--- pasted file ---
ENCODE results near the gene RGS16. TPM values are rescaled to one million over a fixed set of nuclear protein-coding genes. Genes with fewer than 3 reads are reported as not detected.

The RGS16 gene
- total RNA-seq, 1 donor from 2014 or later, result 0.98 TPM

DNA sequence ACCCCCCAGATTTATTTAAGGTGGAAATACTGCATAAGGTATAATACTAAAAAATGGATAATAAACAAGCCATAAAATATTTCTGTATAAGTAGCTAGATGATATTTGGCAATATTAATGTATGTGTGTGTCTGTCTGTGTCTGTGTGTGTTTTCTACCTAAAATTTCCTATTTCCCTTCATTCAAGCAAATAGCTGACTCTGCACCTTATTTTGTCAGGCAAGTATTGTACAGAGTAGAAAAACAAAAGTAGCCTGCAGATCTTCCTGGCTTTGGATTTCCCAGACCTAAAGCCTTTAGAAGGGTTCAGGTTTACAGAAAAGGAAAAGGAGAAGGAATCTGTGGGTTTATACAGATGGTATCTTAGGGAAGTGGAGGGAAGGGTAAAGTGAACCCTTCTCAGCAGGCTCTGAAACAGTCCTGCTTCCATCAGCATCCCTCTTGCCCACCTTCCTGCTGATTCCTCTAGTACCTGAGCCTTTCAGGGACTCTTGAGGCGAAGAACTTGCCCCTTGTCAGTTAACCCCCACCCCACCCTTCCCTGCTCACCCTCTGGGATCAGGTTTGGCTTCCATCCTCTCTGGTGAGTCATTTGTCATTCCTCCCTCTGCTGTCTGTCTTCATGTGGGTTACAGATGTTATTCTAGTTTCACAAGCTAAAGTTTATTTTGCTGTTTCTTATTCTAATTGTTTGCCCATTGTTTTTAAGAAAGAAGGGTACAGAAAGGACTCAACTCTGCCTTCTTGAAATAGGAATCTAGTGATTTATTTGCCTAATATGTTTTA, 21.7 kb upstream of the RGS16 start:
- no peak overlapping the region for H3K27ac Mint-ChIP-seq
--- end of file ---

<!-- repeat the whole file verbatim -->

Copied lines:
ENCODE results near the gene RGS16. TPM values are rescaled to one million over a fixed set of nuclear protein-coding genes. Genes with fewer than 3 reads are reported as not detected.

The RGS16 gene
- total RNA-seq, 1 donor from 2014 or later, result 0.98 TPM

DNA sequence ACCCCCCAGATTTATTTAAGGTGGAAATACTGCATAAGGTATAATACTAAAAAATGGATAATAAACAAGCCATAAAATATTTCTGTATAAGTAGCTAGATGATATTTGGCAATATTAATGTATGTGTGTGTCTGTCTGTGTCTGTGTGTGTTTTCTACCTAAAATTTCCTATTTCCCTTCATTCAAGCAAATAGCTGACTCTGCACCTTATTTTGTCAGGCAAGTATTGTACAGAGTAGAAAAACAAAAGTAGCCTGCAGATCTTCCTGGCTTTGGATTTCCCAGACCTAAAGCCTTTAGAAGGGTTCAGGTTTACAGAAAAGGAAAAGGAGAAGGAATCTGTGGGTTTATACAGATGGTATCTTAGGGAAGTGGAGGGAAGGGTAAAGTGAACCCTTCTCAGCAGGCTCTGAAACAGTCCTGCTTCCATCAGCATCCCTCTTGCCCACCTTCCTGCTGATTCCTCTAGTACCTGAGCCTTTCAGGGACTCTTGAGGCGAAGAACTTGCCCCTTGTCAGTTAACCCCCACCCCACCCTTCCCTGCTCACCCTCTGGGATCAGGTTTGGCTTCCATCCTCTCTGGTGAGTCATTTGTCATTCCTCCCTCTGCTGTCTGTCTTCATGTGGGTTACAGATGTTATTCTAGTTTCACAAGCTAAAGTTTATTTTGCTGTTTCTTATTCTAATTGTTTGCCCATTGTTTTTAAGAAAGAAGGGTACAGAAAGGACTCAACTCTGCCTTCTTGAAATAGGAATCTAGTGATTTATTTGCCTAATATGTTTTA, 21.7 kb upstream of the RGS16 start:
- no peak overlapping the region for H3K27ac Mint-ChIP-seq